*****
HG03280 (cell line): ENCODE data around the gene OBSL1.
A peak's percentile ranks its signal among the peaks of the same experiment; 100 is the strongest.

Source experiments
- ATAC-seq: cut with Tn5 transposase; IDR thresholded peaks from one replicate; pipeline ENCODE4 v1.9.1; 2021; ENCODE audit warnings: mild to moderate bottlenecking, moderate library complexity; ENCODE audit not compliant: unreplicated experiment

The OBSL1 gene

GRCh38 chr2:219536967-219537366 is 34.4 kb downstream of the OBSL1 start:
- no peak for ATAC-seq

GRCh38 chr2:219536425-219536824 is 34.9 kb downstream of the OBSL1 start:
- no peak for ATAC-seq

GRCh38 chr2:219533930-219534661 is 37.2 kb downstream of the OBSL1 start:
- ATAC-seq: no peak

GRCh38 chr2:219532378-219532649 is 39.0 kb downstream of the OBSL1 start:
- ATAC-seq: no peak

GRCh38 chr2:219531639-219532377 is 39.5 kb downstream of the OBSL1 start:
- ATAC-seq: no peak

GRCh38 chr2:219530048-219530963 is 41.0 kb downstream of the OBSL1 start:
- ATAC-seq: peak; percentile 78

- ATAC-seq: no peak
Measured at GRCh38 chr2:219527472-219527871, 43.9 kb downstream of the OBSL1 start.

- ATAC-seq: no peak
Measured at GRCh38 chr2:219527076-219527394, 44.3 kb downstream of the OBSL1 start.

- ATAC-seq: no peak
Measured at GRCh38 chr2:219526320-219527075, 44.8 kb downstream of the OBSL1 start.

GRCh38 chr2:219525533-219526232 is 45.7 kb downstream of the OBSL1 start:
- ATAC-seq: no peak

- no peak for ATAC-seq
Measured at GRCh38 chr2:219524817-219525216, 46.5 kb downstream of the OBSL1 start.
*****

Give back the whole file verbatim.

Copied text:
HG03280 (cell line): ENCODE data around the gene OBSL1.
A peak's percentile ranks its signal among the peaks of the same experiment; 100 is the strongest.

Source experiments
- ATAC-seq: cut with Tn5 transposase; IDR thresholded peaks from one replicate; pipeline ENCODE4 v1.9.1; 2021; ENCODE audit warnings: mild to moderate bottlenecking, moderate library complexity; ENCODE audit not compliant: unreplicated experiment

The OBSL1 gene

GRCh38 chr2:219536967-219537366 is 34.4 kb downstream of the OBSL1 start:
- no peak for ATAC-seq

GRCh38 chr2:219536425-219536824 is 34.9 kb downstream of the OBSL1 start:
- no peak for ATAC-seq

GRCh38 chr2:219533930-219534661 is 37.2 kb downstream of the OBSL1 start:
- ATAC-seq: no peak

GRCh38 chr2:219532378-219532649 is 39.0 kb downstream of the OBSL1 start:
- ATAC-seq: no peak

GRCh38 chr2:219531639-219532377 is 39.5 kb downstream of the OBSL1 start:
- ATAC-seq: no peak

GRCh38 chr2:219530048-219530963 is 41.0 kb downstream of the OBSL1 start:
- ATAC-seq: peak; percentile 78

- ATAC-seq: no peak
Measured at GRCh38 chr2:219527472-219527871, 43.9 kb downstream of the OBSL1 start.

- ATAC-seq: no peak
Measured at GRCh38 chr2:219527076-219527394, 44.3 kb downstream of the OBSL1 start.

- ATAC-seq: no peak
Measured at GRCh38 chr2:219526320-219527075, 44.8 kb downstream of the OBSL1 start.

GRCh38 chr2:219525533-219526232 is 45.7 kb downstream of the OBSL1 start:
- ATAC-seq: no peak

- no peak for ATAC-seq
Measured at GRCh38 chr2:219524817-219525216, 46.5 kb downstream of the OBSL1 start.